I started by finding a meal planning service that was cheap, had a nicely designed app, and fit into how I think about shopping. I stumbled across Mealime, a free service that provides and stores recipes is designed for meal planning, and conveniently orders your grocery list based on the layout of the store where you shop. Some bonus features, like an easy way to share your grocery list, print it or complete a delivery order with one tap, and I was sold. My wife and I spent a few minutes on a Sunday morning picking out four or five meals for the week, each with four servings to accommodate the next day’s lunch, and I headed down the hill to the grocery store.

Not only was my grocery bill cheaper than I had expected, but I spent way less time in the store, perfect for these COVID-19 times. It was honestly a bit of a surprise to me what a difference having an organized list made. I simply walked down each aisle, checking off items as I went from top to bottom of my list. Because there was no mental load of trying to figure out what I’d like to cook during the week, I also found myself not picking up those items that might typically rack up the bill! Another benefit? I’ve never spent so much time in the produce section of the store!



When I got home and started cooking, I was even more surprised! The variety of spices that I typically use had suddenly grown, and we found ourselves experiencing flavors that we weren’t used to conjuring in our kitchen. I consider myself a good cook, but I was amazed by the meals I was able to produce with meal planning. It isn’t as if they were complicated, some were far from it, but my mind was opened to different ways to utilize ingredients I’d eaten my whole life.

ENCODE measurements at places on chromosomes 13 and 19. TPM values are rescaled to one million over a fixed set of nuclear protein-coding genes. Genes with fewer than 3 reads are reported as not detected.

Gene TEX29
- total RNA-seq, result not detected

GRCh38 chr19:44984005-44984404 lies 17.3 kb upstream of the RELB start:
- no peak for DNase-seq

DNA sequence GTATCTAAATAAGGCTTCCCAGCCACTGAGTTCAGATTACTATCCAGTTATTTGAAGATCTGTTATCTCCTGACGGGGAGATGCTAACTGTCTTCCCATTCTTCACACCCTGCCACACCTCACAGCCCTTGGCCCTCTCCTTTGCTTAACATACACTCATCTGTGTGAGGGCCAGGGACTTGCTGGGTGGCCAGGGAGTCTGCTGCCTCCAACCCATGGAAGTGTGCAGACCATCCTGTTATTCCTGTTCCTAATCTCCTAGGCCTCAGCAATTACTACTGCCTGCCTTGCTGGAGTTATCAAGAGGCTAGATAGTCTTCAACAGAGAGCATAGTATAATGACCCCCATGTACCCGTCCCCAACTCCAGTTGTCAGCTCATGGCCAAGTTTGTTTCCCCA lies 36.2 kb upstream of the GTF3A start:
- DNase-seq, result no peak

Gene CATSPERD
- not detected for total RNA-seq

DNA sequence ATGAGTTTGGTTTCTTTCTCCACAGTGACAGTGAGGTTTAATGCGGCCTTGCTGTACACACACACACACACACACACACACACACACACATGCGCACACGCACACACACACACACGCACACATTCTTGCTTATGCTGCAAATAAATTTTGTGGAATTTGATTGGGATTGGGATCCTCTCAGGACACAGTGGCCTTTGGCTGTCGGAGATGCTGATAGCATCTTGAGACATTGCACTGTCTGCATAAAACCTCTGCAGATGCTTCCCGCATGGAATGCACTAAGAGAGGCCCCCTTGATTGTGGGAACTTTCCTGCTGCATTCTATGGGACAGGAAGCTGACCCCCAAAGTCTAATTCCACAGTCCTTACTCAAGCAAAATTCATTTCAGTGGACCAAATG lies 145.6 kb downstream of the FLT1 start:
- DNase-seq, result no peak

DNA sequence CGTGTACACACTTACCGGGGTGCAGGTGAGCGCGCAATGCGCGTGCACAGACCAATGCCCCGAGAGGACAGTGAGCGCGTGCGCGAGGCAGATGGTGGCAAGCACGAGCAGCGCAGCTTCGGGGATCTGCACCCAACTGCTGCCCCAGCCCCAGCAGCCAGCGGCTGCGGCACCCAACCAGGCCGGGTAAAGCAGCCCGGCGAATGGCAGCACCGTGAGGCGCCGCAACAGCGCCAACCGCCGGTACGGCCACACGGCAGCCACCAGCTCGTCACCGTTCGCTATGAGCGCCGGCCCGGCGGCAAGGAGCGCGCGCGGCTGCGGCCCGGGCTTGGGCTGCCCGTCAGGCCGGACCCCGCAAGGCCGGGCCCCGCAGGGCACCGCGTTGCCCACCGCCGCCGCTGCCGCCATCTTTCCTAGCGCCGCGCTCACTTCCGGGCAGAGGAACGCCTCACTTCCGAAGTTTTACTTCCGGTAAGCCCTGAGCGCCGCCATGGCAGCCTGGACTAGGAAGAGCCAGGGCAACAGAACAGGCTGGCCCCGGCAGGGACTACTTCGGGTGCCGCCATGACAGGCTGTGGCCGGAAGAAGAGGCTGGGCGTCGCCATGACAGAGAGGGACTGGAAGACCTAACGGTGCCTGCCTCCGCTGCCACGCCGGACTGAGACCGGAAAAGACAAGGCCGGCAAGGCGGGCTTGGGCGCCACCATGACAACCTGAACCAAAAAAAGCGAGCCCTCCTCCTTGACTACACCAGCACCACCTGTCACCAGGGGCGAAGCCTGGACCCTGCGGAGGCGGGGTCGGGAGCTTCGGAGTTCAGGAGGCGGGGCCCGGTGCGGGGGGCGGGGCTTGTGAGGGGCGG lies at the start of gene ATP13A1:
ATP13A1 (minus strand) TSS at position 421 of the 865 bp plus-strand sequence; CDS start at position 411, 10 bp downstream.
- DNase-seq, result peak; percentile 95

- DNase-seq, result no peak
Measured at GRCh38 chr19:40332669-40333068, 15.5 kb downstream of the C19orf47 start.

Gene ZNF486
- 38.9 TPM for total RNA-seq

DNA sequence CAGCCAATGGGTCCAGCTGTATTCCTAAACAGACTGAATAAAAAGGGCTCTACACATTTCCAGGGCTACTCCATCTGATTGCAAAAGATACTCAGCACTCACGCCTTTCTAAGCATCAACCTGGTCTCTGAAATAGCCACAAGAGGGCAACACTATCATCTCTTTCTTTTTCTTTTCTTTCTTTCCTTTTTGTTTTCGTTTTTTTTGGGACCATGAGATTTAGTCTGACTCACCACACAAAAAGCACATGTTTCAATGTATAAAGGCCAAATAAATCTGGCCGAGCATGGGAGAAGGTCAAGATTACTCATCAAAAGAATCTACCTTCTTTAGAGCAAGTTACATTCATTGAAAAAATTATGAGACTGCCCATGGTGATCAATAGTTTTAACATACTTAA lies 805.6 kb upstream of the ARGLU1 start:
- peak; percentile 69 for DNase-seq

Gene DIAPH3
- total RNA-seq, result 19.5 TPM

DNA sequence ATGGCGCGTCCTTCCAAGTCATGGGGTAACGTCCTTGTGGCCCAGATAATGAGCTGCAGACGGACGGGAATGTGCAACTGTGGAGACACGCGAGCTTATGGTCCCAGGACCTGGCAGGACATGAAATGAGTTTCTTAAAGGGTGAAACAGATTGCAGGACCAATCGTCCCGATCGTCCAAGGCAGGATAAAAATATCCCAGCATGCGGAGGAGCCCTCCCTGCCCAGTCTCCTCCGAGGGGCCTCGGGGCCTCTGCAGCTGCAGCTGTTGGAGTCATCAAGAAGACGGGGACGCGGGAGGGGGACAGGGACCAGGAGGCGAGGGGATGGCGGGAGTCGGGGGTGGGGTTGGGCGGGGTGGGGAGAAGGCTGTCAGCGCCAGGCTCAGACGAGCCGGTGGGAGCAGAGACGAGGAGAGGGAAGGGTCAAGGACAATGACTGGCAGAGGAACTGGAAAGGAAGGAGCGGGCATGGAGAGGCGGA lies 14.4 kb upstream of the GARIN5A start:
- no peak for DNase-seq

As for the budget, after a month of meal planning, I took a look back and noticed we’d significantly reduced our grocery bill. I won’t give specifics, but it was a shocking change. Had we really been throwing out food that we didn’t consume before? I don’t think that was it! Like my method of budget, meal planning is remarkably simple because it compartmentalizes the planning and the doing. With envelope budgeting, you fill up your “envelopes” before you receive funds, only spending at a later date. With meal planning, you write down what you’d like to eat before you shop for it. That distinction means less stress, less cost, and tastier meals. As someone who hesitated to try meal planning, I cannot recommend it enough.

Here’s how I plan our meals:

  • Saturday morning, I browse recipes with my wife, prioritizing cheap ingredients and simple dishes that appeal to our tastes.
  • We select four to six meals, each with roughly four servings so we can eat leftovers for lunch. Often the meals turn out larger than we anticipate, so we end up having plenty of food. When a meal requires something like potatoes, we tend to buy a whole bag, which we repurpose if a particular meal doesn’t use all of them.
  • Once the initial list is complete, I go through our kitchen and check off stuff we already have. It is at this time we also add some basic breakfast foods and snacks that we love, like eggs and bread.
  • The last step is the shopping trip! I usually go on Sunday, but as we are still adjusting to this method of cooking, I occasionally will go midweek.
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About Oliver Ames

Oliver is VSECU's social media strategist and spends most of his day engaging with members through our Facebook, LinkedIn, Twitter, and Instagram profiles. He has a background in science education, non-profit fundraising, business communication, media production, and membership-based organizations. When not at work, Oliver spends much of his time with his wife and son at their home in Montpelier.